Interact with a 17-year-old tradition of interactivity

The 18th Annual Interactive Fiction Competition begins in a week.

The 17 years that have passed since the beginning of the annual Interactive Fiction Competition is a long era in terms of the Internet.  This tradition is older than Firefox, older than Mac OS X, older than the longest-running graphical MMORPGs, and very nearly as old as Windows 95.  The Interactive Fiction Competition still acts as a strong catalyst toward the development of interactive narratives, forming one of the pillars of the IF community.

There have been some changes in the Comp over the years, such as last year's new policy allowing authors to update their entries during the judging period.  But in the seven years that I have participated in the Comp as a judge, an author, a prize donor, or a betatester, much more has remained the same.  Authors work frantically on their entries throughout the summer, minds numb from the challenge of coordinating their prose with an intricate set of rules and the corresponding computer code.  Then in the fall, the judges are unleashed upon the new interactive worlds with a whirlwind of feedback, reviews, discussion, and speculation that does not end until long after all the votes have been counted and the winners and final rankings announced on November 15.

One week from today, the tradition continues.  The games of the 18th Annual Interactive Fiction Competition will be released some time on October 1, and then open voting will begin.  Anyone is welcome to play the entries, many of which will probably be playable in any web browser.  The main restriction on the people judging the entries is that no more than two hours may be spent playing each one.  A rating must be assigned after having played an entry for two hours even if the end was not reached.  This rule allows judging to be approach somewhat casually.  Historically, judges have only been required to play five of the entries in order to submit their scores, which are based on a scale from 1 to 10 for each entry.  Playing five games for no more than two hours each is easy, considering that the judging period last for a month-and-a-half.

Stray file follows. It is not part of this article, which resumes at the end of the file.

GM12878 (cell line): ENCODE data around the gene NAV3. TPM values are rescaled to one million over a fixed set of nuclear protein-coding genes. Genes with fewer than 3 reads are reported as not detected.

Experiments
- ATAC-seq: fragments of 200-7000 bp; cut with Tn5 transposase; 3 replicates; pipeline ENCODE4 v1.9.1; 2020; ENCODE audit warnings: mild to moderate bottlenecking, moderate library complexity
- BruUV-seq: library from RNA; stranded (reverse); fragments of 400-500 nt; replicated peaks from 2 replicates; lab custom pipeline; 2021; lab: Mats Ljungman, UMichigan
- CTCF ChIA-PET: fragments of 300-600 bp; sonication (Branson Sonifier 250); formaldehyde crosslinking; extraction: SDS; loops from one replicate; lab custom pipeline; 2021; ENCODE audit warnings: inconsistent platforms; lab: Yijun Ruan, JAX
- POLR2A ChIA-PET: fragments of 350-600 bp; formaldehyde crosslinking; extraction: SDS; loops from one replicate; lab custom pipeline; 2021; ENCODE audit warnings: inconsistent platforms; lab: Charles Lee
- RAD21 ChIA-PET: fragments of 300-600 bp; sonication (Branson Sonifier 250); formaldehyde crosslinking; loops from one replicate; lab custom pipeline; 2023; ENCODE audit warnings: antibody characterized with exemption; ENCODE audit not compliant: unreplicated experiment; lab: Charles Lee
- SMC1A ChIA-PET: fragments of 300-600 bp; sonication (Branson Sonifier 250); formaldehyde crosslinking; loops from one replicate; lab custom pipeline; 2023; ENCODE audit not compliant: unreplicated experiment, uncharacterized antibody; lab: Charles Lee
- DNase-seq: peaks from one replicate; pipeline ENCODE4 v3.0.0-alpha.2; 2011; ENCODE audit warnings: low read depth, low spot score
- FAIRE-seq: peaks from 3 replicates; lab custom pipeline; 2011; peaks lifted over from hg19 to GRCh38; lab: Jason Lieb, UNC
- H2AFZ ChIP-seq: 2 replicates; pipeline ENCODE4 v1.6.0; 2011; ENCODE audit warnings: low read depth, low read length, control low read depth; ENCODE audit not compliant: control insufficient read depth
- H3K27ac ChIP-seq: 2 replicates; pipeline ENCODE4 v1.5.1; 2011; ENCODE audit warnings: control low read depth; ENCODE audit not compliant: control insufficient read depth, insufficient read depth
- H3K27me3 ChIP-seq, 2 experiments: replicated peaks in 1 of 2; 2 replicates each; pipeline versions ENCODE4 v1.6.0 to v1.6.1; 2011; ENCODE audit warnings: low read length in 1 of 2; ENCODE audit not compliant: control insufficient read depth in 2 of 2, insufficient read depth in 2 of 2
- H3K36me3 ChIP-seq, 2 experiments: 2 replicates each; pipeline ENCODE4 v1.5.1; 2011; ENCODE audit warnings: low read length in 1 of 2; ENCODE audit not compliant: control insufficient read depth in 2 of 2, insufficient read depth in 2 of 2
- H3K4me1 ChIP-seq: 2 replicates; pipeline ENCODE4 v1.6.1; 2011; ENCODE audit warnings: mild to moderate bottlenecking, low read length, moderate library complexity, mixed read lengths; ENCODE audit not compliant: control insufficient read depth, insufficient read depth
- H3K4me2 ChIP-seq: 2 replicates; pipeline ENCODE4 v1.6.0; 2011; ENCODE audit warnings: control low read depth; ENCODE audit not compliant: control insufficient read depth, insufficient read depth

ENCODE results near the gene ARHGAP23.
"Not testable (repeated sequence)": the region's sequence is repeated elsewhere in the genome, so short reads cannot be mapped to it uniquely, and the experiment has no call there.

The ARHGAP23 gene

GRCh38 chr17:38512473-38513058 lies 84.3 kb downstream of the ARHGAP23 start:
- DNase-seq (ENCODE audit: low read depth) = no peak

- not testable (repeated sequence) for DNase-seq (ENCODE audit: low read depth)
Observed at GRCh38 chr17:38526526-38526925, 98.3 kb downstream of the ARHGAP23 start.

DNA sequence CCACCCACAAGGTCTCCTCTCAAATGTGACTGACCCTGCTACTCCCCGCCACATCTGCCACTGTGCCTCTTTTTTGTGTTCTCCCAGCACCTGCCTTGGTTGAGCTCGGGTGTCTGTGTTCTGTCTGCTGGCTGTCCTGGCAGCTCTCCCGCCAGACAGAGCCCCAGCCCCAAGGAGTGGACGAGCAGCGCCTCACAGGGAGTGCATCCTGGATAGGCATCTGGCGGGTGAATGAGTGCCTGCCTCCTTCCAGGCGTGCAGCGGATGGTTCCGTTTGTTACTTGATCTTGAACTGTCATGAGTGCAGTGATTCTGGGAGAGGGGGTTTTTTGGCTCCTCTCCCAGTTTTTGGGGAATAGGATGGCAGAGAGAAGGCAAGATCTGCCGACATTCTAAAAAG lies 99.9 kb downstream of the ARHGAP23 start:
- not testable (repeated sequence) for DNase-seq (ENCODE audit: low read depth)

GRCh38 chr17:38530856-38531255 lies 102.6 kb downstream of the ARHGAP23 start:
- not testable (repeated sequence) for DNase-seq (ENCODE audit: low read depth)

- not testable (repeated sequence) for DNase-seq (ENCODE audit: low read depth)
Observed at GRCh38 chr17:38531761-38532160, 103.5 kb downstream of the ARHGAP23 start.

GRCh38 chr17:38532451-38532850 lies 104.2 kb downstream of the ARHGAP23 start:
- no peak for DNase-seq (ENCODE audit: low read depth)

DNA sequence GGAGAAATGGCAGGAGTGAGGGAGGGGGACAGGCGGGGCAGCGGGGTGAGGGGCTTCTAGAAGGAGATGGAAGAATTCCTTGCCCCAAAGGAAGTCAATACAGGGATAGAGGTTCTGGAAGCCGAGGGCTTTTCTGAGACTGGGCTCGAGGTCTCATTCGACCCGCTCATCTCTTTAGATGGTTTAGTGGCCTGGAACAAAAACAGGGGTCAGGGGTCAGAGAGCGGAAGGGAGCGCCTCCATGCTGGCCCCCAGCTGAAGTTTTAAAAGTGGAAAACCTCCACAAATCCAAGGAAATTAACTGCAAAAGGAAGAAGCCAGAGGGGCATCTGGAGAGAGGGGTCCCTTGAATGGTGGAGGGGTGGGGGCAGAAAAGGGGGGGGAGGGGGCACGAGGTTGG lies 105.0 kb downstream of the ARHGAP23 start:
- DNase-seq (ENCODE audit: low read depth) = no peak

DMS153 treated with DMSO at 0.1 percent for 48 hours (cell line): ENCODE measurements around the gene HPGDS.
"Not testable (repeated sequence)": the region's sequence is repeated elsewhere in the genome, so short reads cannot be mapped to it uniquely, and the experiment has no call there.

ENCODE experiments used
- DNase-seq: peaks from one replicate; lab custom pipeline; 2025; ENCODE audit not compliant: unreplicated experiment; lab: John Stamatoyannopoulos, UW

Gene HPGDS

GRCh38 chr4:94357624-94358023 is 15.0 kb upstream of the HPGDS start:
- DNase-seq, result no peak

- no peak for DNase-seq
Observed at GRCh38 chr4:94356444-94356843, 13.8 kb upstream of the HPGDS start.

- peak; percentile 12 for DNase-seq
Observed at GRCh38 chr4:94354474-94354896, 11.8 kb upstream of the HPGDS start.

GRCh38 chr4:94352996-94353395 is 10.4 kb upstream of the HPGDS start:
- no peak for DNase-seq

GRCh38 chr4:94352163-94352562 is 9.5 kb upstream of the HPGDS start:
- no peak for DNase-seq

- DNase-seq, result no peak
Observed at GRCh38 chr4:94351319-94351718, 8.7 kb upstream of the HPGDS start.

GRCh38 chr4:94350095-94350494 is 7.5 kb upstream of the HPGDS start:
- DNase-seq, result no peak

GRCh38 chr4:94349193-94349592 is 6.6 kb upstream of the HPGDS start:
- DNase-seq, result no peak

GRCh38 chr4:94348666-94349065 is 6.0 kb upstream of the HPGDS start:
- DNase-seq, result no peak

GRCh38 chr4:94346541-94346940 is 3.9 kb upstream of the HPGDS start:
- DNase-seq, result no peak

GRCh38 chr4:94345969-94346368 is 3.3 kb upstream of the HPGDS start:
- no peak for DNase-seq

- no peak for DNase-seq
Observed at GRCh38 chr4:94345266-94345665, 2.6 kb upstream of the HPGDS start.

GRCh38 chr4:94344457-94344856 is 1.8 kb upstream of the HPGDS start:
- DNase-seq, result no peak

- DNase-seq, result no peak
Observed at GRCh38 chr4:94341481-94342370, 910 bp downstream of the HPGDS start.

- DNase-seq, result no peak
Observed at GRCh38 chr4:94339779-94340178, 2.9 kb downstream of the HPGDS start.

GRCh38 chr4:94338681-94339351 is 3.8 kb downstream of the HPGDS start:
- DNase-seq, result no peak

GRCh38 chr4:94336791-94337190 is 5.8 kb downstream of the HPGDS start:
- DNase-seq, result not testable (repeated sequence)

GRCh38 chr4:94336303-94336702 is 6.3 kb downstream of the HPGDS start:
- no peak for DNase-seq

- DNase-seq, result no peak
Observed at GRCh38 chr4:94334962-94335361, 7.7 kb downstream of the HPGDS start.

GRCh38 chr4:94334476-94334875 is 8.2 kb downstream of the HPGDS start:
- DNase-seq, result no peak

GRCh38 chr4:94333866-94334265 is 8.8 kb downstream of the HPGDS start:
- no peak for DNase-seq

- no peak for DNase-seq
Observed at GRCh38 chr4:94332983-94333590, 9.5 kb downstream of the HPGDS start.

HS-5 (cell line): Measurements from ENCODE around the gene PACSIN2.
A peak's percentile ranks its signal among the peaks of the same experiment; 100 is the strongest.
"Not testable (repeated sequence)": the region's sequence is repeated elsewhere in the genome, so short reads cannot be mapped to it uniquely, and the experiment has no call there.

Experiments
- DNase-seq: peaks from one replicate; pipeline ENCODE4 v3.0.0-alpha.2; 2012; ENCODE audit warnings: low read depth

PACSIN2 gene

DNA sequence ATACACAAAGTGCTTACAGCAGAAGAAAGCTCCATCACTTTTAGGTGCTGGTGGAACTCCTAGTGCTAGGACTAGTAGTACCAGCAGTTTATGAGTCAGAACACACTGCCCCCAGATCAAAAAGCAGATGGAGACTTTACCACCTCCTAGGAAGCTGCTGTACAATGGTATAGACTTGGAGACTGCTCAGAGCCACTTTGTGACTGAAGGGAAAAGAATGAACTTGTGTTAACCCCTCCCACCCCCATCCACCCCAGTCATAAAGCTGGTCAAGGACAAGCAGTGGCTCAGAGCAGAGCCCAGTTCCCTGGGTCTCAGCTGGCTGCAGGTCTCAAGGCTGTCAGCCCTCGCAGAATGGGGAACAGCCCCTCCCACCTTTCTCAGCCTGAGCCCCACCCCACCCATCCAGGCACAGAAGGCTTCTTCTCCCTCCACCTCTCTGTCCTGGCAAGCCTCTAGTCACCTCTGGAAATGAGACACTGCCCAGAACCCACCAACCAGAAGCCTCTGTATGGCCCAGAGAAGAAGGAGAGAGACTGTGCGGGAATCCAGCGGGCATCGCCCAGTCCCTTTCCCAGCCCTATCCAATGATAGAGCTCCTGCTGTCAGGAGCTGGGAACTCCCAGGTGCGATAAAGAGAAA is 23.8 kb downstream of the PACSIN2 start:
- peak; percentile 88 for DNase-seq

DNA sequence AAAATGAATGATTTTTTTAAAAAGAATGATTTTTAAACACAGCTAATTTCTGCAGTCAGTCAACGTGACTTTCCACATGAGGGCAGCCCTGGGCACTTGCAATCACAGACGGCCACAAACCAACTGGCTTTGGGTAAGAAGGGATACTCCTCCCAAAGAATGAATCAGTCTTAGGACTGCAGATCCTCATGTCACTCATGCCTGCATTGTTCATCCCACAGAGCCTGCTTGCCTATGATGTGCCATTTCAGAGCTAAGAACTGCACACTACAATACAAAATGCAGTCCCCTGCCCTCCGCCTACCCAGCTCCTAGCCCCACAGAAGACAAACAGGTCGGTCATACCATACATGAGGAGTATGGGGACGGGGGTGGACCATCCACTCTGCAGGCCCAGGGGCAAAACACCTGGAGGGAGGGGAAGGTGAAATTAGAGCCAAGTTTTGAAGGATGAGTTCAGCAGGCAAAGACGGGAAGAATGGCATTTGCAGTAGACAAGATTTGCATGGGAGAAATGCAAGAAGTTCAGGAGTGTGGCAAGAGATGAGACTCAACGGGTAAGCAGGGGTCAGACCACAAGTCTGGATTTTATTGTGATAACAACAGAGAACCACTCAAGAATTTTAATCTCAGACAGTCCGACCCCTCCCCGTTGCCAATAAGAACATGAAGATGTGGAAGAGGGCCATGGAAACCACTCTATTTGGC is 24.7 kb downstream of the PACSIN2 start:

The Interactive Fiction Competition deserves a place of honor in the history of indie gaming and perhaps even in the history of the Internet itself, due to its longevity and its centrality in promoting interactive narratives. Despite its high level of participation and activity, with over a hundred people judging or submitting entries every year, the Interactive Fiction Competition seems to be relatively undocumented outside of the forums and blogs frequented by regular IF players, although it has been featured in The Wall Street Journal.

The "evil animated tree" mentioned in the above-linked article -- from my own game -- goes to show that even broken, flawed, and insignificant works can have a place in the Comp's history.  The Comp has a unique culture, both exclusive and open at the same time -- exclusive because its field is relatively unknown, open because anyone can participate in it.  The combination is part of what makes the Comp so compelling to me. It is not too pretentious for a teenager to submit a half-baked game to, and yet it is old enough and distinguished enough to make everyone's contribution seem significant, including the contributions of judges and reviewers.

The command prompt is still open, waiting for you to interact with the tradition.

Comments

  1. Great Article. Keep 'em coming!

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